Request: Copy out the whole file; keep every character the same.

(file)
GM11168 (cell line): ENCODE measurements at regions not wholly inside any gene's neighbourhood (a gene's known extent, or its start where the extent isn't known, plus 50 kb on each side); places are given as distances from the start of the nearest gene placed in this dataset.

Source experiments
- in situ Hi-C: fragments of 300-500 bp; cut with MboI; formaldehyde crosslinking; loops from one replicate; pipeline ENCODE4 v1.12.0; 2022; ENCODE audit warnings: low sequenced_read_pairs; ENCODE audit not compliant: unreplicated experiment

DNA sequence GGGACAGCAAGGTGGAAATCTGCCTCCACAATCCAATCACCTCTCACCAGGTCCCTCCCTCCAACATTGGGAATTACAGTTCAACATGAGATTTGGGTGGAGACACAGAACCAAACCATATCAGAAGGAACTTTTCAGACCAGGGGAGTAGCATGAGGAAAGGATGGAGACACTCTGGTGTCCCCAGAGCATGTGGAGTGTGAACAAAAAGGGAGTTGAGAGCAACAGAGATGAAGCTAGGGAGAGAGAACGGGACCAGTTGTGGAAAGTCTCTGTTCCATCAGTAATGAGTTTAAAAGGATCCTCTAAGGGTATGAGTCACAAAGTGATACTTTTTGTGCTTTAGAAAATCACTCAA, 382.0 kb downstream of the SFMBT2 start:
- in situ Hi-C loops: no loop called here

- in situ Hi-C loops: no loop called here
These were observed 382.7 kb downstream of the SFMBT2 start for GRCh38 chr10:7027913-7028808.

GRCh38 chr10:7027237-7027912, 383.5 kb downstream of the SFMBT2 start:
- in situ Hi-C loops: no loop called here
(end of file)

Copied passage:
GM11168 (cell line): ENCODE measurements at regions not wholly inside any gene's neighbourhood (a gene's known extent, or its start where the extent isn't known, plus 50 kb on each side); places are given as distances from the start of the nearest gene placed in this dataset.

Source experiments
- in situ Hi-C: fragments of 300-500 bp; cut with MboI; formaldehyde crosslinking; loops from one replicate; pipeline ENCODE4 v1.12.0; 2022; ENCODE audit warnings: low sequenced_read_pairs; ENCODE audit not compliant: unreplicated experiment

DNA sequence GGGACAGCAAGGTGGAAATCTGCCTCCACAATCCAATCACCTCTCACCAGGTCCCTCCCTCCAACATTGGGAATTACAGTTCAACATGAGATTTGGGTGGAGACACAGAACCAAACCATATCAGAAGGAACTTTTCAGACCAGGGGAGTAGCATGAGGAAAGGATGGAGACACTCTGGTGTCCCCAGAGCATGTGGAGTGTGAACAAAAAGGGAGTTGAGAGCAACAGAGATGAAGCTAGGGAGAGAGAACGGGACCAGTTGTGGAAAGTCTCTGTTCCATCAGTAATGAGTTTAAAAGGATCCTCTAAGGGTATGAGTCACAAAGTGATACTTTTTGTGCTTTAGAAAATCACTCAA, 382.0 kb downstream of the SFMBT2 start:
- in situ Hi-C loops: no loop called here

- in situ Hi-C loops: no loop called here
These were observed 382.7 kb downstream of the SFMBT2 start for GRCh38 chr10:7027913-7028808.

GRCh38 chr10:7027237-7027912, 383.5 kb downstream of the SFMBT2 start:
- in situ Hi-C loops: no loop called here